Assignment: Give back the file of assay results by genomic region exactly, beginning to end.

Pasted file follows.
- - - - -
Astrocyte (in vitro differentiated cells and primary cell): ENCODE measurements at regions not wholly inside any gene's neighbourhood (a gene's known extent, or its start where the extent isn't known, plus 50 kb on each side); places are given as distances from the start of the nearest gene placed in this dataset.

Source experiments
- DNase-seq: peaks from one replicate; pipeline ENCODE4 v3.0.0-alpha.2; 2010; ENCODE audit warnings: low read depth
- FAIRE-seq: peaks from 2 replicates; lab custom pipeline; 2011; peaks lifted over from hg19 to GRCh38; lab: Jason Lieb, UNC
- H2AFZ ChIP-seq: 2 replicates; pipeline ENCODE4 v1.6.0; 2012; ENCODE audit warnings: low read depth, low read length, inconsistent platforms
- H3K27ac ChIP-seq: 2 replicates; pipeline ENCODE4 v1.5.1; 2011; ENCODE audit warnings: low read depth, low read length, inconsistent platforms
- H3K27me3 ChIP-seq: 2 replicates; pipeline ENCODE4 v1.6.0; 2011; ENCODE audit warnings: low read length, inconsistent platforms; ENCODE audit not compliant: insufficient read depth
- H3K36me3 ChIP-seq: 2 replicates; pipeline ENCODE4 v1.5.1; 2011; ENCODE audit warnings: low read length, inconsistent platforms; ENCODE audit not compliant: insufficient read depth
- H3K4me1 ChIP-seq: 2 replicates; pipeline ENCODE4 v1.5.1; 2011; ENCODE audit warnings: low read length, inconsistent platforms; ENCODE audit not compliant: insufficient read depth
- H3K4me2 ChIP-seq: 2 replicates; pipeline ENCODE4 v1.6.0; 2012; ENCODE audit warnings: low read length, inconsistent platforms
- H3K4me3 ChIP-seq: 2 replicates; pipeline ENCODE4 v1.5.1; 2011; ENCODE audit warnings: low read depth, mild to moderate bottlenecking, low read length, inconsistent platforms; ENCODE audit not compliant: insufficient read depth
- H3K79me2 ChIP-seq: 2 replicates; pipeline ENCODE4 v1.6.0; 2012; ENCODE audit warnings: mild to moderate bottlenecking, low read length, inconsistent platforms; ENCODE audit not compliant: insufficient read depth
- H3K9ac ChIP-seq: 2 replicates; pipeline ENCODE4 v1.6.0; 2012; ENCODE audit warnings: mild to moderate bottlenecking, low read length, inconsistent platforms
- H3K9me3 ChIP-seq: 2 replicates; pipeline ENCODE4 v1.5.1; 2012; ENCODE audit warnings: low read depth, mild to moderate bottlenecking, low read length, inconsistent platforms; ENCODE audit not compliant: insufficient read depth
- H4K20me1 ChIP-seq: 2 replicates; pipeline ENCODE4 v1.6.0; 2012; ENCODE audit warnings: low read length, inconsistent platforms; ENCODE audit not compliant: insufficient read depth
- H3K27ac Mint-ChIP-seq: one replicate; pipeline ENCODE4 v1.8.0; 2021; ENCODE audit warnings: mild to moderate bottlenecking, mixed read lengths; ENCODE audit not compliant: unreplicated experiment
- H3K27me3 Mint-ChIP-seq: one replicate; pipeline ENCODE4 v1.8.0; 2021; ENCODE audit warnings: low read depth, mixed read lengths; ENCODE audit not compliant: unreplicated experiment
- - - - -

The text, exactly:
Astrocyte (in vitro differentiated cells and primary cell): ENCODE measurements at regions not wholly inside any gene's neighbourhood (a gene's known extent, or its start where the extent isn't known, plus 50 kb on each side); places are given as distances from the start of the nearest gene placed in this dataset.

Source experiments
- DNase-seq: peaks from one replicate; pipeline ENCODE4 v3.0.0-alpha.2; 2010; ENCODE audit warnings: low read depth
- FAIRE-seq: peaks from 2 replicates; lab custom pipeline; 2011; peaks lifted over from hg19 to GRCh38; lab: Jason Lieb, UNC
- H2AFZ ChIP-seq: 2 replicates; pipeline ENCODE4 v1.6.0; 2012; ENCODE audit warnings: low read depth, low read length, inconsistent platforms
- H3K27ac ChIP-seq: 2 replicates; pipeline ENCODE4 v1.5.1; 2011; ENCODE audit warnings: low read depth, low read length, inconsistent platforms
- H3K27me3 ChIP-seq: 2 replicates; pipeline ENCODE4 v1.6.0; 2011; ENCODE audit warnings: low read length, inconsistent platforms; ENCODE audit not compliant: insufficient read depth
- H3K36me3 ChIP-seq: 2 replicates; pipeline ENCODE4 v1.5.1; 2011; ENCODE audit warnings: low read length, inconsistent platforms; ENCODE audit not compliant: insufficient read depth
- H3K4me1 ChIP-seq: 2 replicates; pipeline ENCODE4 v1.5.1; 2011; ENCODE audit warnings: low read length, inconsistent platforms; ENCODE audit not compliant: insufficient read depth
- H3K4me2 ChIP-seq: 2 replicates; pipeline ENCODE4 v1.6.0; 2012; ENCODE audit warnings: low read length, inconsistent platforms
- H3K4me3 ChIP-seq: 2 replicates; pipeline ENCODE4 v1.5.1; 2011; ENCODE audit warnings: low read depth, mild to moderate bottlenecking, low read length, inconsistent platforms; ENCODE audit not compliant: insufficient read depth
- H3K79me2 ChIP-seq: 2 replicates; pipeline ENCODE4 v1.6.0; 2012; ENCODE audit warnings: mild to moderate bottlenecking, low read length, inconsistent platforms; ENCODE audit not compliant: insufficient read depth
- H3K9ac ChIP-seq: 2 replicates; pipeline ENCODE4 v1.6.0; 2012; ENCODE audit warnings: mild to moderate bottlenecking, low read length, inconsistent platforms
- H3K9me3 ChIP-seq: 2 replicates; pipeline ENCODE4 v1.5.1; 2012; ENCODE audit warnings: low read depth, mild to moderate bottlenecking, low read length, inconsistent platforms; ENCODE audit not compliant: insufficient read depth
- H4K20me1 ChIP-seq: 2 replicates; pipeline ENCODE4 v1.6.0; 2012; ENCODE audit warnings: low read length, inconsistent platforms; ENCODE audit not compliant: insufficient read depth
- H3K27ac Mint-ChIP-seq: one replicate; pipeline ENCODE4 v1.8.0; 2021; ENCODE audit warnings: mild to moderate bottlenecking, mixed read lengths; ENCODE audit not compliant: unreplicated experiment
- H3K27me3 Mint-ChIP-seq: one replicate; pipeline ENCODE4 v1.8.0; 2021; ENCODE audit warnings: low read depth, mixed read lengths; ENCODE audit not compliant: unreplicated experiment